2) Are there special conditions on the tenancy, such as no pets, or pets under a certain weight limit.

3) Are there extra deposits for pets and what are the ground rules for pets?

4) Who owns the property and is building up for sale or conversion to condominiums? You don't want to sign a lease only to find out that the building has been sold to new owners or has been converted a few months down the line.

5) Ask why the apartment/room is available, and for how long it has been vacant.

6) Ask what type of security is there for the property.

7) What are the privacy rights you have? Make sure you know exactly how much notice your landlord has to give before entering your unit.

 

These questions can go a long way to helping you figure out if the apartment or room is something you want to invest your money in since you will be in a fairly-long term lease.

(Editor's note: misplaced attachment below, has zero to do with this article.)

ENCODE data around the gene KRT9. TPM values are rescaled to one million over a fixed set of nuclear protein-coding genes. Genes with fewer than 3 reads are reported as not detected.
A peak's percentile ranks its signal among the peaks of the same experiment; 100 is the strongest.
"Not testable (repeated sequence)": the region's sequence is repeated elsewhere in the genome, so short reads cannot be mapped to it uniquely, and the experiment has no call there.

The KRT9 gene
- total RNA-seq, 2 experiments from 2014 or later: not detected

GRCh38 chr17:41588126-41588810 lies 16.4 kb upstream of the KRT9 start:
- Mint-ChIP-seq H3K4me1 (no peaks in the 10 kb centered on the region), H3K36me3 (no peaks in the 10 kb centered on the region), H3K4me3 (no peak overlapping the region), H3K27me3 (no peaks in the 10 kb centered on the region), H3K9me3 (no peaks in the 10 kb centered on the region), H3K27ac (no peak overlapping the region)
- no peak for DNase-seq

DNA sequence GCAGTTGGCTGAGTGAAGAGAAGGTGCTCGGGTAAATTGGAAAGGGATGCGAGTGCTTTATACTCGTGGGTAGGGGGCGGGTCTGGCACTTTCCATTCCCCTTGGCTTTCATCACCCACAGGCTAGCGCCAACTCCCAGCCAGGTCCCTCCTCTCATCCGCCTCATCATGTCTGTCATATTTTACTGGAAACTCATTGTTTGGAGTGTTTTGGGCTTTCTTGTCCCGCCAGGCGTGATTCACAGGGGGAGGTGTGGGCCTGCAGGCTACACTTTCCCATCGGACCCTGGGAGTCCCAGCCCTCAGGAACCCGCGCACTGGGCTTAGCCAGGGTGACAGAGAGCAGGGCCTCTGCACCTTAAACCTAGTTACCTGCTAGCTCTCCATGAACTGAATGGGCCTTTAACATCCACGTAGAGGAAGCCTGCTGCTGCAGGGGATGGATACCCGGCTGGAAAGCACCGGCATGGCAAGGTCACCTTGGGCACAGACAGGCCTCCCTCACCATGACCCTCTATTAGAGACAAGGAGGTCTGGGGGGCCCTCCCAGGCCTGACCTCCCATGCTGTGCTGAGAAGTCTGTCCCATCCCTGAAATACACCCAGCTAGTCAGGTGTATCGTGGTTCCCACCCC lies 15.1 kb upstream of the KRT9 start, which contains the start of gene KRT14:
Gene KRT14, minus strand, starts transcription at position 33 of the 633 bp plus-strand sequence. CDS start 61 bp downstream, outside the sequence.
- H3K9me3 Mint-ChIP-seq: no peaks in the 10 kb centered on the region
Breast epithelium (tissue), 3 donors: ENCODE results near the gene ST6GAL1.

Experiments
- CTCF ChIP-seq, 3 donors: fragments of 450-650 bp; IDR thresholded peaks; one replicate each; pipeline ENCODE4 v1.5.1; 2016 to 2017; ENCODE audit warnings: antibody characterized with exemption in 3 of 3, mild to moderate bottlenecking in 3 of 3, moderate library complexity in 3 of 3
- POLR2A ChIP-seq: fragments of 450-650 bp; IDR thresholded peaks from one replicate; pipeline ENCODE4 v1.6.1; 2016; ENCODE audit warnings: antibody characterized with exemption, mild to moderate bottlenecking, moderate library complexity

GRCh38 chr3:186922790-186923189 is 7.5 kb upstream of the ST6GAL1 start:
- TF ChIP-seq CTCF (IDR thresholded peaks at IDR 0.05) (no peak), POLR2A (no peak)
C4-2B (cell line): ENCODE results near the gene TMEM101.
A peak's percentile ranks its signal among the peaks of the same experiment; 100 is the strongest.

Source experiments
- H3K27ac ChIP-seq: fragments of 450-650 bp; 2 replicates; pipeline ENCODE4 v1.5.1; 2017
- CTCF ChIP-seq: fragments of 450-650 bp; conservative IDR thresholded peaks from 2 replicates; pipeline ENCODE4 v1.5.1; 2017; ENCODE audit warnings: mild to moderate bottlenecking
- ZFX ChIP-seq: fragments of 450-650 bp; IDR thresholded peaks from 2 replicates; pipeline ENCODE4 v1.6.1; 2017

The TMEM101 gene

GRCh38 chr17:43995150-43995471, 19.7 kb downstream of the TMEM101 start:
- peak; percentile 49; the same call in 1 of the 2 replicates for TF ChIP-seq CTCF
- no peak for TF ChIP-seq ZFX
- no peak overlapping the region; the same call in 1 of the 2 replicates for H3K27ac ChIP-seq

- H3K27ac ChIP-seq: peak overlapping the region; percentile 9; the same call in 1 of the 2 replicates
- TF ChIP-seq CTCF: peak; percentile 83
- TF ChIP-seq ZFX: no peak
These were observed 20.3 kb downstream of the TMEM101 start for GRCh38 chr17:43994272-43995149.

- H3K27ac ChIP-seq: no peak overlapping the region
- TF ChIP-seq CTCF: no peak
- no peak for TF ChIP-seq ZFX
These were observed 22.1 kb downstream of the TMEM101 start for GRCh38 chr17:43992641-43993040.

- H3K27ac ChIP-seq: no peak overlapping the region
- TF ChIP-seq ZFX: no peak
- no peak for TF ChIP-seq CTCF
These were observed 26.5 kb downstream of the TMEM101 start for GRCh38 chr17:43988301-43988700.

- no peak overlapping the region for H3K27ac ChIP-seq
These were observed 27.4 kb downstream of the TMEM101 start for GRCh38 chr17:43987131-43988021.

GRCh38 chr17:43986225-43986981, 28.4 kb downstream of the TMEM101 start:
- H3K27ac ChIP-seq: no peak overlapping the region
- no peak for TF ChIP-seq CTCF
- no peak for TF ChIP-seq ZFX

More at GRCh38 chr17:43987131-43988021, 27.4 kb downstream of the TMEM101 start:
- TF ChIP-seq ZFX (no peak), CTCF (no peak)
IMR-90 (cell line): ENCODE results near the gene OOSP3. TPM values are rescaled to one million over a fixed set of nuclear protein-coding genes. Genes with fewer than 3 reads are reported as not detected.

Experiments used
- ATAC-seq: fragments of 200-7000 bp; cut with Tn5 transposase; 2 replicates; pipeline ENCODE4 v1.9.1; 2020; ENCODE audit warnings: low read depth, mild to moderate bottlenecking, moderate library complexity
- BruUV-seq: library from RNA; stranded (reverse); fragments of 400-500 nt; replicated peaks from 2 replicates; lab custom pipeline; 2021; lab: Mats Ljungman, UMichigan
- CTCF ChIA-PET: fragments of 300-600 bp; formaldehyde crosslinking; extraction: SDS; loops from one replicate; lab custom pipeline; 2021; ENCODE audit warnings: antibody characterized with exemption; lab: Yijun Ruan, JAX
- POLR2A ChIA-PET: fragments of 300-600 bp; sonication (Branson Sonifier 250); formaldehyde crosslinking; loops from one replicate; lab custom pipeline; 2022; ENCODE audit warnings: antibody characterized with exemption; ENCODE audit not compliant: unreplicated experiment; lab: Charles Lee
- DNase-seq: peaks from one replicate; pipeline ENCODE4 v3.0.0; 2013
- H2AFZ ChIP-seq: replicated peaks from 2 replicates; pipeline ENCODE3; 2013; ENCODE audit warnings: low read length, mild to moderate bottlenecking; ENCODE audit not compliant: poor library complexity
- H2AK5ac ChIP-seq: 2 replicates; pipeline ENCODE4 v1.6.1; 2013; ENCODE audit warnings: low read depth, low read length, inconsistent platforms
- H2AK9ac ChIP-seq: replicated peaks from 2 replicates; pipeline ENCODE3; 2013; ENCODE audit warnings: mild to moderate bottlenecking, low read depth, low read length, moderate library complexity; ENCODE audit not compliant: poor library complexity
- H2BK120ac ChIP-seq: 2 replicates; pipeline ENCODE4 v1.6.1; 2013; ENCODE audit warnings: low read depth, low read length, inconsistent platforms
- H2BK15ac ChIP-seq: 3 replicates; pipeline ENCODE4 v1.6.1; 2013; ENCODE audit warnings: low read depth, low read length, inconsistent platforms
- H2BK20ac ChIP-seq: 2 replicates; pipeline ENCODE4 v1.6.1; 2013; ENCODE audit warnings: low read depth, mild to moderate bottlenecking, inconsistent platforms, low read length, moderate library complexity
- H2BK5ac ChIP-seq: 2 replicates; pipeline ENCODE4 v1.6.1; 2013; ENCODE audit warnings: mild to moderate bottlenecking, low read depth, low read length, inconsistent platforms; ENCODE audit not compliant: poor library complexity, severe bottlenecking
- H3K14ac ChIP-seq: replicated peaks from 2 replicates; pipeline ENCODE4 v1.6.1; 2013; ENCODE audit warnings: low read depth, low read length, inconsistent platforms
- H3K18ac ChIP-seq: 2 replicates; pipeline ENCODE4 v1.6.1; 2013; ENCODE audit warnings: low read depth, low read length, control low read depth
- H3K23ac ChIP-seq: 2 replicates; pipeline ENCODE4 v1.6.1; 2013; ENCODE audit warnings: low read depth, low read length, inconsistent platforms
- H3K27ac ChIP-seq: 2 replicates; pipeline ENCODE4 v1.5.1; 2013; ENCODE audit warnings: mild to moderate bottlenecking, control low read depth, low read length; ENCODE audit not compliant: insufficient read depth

Once you've found the right place for you, you'll want to be prepared when you sign the rental application. Be prepared to write a check for the security deposit and usually the first month's rent. Have a list of references from your employer, friends, colleagues and from past landlords. Bring a current copy of your credit report. If you don't bring your credit report be ready to pay a fee to have them run a credit check.